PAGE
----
US probes CAL on flight delay
Passengers stuck on jet...
State-owned Caribbean Airlines (CAL) is being investigated by the United States Department of Transportation (DoT) for keeping passengers on the aircraft of an international flight for more than four hours.
The DoT said in a statement yesterday the four-and-a-half-hour delay occurred on August 15 on a CAL flight from New York's John F Kennedy International Airport to Piarco International in Port of Spain.
The DoT's Air Travel Consumer Report states that the only delay on a runway that violated the "Passenger's Bill of Rights" rules in August was CAL's flight.
The report states the rules against runway delays prohibit delays longer than four hours on international flights, and the three-hour rule for domestic routes.
The DoT said that since the new rules took effect, airlines can be fined US$27,500 for each passenger who is stranded on a plane.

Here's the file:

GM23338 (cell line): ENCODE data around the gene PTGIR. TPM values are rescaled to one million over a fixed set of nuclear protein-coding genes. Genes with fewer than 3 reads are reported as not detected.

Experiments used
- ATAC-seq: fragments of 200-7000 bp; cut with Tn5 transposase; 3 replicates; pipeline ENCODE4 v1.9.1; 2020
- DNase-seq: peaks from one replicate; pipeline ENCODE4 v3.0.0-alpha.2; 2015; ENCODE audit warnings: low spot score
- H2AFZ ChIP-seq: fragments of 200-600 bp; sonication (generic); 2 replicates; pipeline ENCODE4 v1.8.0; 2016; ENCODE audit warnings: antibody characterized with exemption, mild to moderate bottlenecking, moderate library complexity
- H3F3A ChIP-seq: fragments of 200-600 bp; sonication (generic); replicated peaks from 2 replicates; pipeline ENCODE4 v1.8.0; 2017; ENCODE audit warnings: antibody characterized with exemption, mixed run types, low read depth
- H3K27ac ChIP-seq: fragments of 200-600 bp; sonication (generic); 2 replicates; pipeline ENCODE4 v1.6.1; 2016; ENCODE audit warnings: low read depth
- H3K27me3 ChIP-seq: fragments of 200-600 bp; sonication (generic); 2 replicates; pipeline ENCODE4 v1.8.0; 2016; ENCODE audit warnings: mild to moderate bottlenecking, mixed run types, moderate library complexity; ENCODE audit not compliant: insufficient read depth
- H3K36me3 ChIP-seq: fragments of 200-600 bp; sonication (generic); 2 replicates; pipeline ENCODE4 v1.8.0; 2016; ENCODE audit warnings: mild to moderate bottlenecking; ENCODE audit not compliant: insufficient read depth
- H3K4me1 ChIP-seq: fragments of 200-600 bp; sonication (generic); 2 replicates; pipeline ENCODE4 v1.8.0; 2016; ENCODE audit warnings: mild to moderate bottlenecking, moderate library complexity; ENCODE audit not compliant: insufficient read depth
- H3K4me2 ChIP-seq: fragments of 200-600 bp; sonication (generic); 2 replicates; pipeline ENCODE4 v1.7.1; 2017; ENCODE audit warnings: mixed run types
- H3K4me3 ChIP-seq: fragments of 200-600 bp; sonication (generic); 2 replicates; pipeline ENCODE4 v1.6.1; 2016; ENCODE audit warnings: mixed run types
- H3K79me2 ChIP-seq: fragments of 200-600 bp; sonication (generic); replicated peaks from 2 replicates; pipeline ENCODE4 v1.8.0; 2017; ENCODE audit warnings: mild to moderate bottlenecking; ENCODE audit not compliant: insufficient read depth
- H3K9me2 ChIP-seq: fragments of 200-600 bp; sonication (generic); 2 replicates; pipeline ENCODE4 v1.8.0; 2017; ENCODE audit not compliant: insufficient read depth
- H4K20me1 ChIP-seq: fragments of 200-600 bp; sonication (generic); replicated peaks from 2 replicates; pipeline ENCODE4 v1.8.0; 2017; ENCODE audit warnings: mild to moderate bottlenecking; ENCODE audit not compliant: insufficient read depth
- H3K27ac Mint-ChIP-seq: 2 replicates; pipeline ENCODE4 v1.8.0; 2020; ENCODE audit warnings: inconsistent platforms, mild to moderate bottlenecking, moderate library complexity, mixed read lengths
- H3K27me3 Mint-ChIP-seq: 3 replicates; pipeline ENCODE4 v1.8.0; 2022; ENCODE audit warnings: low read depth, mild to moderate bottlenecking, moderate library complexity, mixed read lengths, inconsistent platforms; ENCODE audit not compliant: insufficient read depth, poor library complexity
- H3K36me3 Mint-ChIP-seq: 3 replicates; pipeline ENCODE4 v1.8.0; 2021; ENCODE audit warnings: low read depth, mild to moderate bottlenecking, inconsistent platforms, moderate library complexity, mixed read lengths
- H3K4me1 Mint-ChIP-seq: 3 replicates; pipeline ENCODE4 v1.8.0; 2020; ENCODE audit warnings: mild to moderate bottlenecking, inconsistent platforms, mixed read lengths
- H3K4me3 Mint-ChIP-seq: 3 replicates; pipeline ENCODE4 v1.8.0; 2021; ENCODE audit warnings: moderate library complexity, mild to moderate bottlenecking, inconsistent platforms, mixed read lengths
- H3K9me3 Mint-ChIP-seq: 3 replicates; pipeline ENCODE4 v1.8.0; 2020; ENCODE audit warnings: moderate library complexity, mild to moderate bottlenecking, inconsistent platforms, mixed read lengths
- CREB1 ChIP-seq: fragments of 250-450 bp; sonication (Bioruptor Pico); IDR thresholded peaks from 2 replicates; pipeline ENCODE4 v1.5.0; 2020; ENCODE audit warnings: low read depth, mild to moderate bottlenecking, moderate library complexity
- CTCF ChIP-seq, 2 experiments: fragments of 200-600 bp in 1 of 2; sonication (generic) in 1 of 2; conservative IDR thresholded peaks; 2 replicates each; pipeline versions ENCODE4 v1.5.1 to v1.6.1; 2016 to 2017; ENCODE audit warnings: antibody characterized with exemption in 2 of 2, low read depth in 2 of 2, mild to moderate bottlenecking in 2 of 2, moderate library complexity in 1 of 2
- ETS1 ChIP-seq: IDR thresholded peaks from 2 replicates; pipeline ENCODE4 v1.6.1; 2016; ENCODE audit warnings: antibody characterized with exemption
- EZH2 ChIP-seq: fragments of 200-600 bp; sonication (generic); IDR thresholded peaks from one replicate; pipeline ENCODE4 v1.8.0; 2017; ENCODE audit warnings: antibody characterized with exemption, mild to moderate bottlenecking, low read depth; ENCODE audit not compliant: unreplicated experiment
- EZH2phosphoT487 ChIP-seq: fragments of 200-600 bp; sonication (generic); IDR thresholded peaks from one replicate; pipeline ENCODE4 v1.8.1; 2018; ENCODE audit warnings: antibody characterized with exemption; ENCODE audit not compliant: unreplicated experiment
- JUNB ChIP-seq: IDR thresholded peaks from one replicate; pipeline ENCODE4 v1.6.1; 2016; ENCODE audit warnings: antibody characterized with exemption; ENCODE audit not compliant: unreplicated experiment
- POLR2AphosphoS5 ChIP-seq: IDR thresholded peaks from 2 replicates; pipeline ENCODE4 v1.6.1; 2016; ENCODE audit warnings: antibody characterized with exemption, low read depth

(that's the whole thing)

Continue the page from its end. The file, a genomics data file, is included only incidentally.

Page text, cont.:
CAL said the delay was caused by bad weather, and a number of other flights were also delayed. Corporate Communications head Clint Williams told the Express via telephone yesterday, he did not know how long the aircraft stayed on the tarmac.
"There was a tarmac delay of flight BW 421 on August 15, 2012 due to adverse weather conditions, (causing) airport congestion as a consequence of the bad weather and the aircraft having to return for refuelling after a lengthy initial period on the tarmac with other similarly-affected aircraft.
The total time of the delay exceeded four hours and as such, the US Department of Transport has requested verification that procedures that govern such a delay were followed.
Caribbean Airlines is complying with all requests for information from the DOT," he said in a follow-up statement.
Williams said this was standard procedure. He said he was not in a position to say when the report by the DoT would be completed.
He added that to his knowledge, issues passengers may have faced related to the delay had been dealt with by the airline's customer service staff members. —Carla Bridglal